Copyright 2001 by
I first read this on the 8th September 2002.
Tanner Mirabel is an ex-mercenary, now a security specialist. His boss is Cahuella.
a powerful arms dealer, and a very nasty man indeed. Arms dealing is a profitable business
on the world of Sky's Edge, but it's also dangerous since war is endemic to the
planet and alliances and loyalties shift continually.
When Cahuella is killed by an aggrieved victim of one of Chahuella's arms deals,
Tanner determines to track down the killer and exact his vengeance. His quest
takes him from Sky's Edge and leads his to the planet of Yellowstone in Epsilon
Eridani, and to its unique Chasm City.
Infected by a malignant indoctrinal virus, bleeding from stigmata and suffering
waking-nightmares, Tanner has to hold his battered personality together long enough to
get the job done. And all this in Chasm City, a once magnificent marvel, now the
deranged ruin that resulted from another, nanotechnological, virus attack.
Oh dear, oh dear. I enjoyed Revelation Space, good solid imaginative SF but this novel
is a different kettle of fish. The first hundred or so pages were all quite
reasonable. I was looking forward to seeing what happened. Tanner seemed an
interesting, maybe cool, character. The flashbacks to the generation ships making the
long voyage from Earth were excellent. But then it all drifts off into some Perdido
Street Station mode with excessive time wasted on descriptions of just how interesting
is the Chasm city architecture, plus the unnecessary introduction of unusual
characters to alternatively aid or hinder Tanner in his quest.
And then there's the dialogue. When I say, in threatening tone of voice, "or I'll
redecorate the car with your cranium", I get slapped around the head and told to shut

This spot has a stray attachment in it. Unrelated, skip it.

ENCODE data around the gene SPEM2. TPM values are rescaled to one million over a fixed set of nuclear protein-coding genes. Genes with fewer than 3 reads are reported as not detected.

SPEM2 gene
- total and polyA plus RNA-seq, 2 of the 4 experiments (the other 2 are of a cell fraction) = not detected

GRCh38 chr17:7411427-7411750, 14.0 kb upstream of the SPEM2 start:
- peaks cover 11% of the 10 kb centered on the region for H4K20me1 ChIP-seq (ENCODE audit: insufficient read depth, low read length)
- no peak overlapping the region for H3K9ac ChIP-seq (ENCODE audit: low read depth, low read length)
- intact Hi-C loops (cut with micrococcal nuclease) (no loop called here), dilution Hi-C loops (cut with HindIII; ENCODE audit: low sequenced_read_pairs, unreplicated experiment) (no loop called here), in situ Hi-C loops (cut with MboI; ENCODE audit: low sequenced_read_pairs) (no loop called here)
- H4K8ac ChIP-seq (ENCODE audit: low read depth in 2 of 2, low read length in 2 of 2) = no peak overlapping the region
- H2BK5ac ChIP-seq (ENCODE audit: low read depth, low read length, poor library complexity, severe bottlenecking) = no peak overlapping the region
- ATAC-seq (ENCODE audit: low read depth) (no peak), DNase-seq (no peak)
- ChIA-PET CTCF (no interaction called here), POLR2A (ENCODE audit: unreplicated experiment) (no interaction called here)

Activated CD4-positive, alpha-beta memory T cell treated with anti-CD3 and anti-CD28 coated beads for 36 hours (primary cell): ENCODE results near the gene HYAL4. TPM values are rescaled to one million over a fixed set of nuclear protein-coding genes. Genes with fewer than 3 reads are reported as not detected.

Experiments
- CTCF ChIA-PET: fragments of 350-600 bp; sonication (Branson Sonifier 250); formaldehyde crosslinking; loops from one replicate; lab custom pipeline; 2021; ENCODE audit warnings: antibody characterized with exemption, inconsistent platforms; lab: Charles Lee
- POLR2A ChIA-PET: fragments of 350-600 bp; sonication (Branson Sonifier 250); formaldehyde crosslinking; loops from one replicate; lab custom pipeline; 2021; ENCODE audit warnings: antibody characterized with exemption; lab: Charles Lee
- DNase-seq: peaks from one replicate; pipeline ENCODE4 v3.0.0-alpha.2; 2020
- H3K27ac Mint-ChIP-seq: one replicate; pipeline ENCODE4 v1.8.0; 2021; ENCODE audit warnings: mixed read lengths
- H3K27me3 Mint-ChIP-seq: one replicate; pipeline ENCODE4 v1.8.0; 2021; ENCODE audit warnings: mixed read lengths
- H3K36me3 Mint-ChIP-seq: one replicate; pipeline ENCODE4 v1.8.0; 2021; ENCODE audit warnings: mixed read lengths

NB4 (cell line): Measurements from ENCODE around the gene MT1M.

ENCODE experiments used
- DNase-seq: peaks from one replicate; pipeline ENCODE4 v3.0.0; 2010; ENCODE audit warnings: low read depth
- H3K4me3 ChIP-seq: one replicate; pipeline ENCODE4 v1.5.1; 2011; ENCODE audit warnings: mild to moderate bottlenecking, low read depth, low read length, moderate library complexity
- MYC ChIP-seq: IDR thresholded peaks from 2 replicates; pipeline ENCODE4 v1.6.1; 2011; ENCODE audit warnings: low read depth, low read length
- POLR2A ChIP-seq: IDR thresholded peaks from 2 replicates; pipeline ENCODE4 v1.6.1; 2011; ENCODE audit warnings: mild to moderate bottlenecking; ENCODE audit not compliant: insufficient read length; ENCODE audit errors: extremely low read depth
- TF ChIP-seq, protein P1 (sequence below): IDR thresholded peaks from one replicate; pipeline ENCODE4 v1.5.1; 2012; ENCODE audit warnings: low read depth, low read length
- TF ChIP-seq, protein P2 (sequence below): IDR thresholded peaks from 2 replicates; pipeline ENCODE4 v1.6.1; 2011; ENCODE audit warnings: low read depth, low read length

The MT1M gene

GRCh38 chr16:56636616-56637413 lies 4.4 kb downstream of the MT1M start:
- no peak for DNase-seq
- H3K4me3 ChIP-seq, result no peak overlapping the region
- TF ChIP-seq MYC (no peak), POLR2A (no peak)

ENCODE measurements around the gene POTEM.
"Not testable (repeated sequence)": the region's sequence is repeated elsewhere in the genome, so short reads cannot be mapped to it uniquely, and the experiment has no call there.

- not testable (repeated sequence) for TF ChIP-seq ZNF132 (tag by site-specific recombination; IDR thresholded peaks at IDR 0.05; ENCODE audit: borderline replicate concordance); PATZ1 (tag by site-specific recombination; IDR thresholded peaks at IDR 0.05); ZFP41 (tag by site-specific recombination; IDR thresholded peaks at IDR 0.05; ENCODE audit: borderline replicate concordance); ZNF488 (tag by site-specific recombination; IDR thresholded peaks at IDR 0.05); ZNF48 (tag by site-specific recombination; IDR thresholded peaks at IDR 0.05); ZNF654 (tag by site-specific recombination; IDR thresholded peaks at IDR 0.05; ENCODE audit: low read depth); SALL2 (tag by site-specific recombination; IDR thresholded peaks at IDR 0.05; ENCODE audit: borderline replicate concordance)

up. I can't really imagine that Tanner, however tough a dude he may be, can get away
with unloading this drivel on his captives, unless it's intended merely to disable
them through laughter, to horizontal them with mirth. And does this dialogue really
work to pick up the babes, as it appears to with Tanner, or are they just interested
in his unique facial features or his muddled mind?
I got seriously bored with this novel but plodded on through hoping (vainly
as it turned out) that it would all pull together at the end. It doesn't. Some of the
puzzles are answered, laboriously, but the answers are just thrown away. Look at the
strange plague that devastated the city - highly complex and interesting stuff - and
then look at the explanation of its cause and what's done with that explanation.
There's some great writing, there's some good perceptions, but it's too long, it's
confused, it's undisciplined and it's illogical. Basically Reynolds loses the plot.
What's it got? Oh, loads of stuff: big ships, big guns, dangerous virii, wildly
cosmeticised gun-toting babes, aliens and very odd humans, immortality treatments and
Loaded on the 24th September 2002.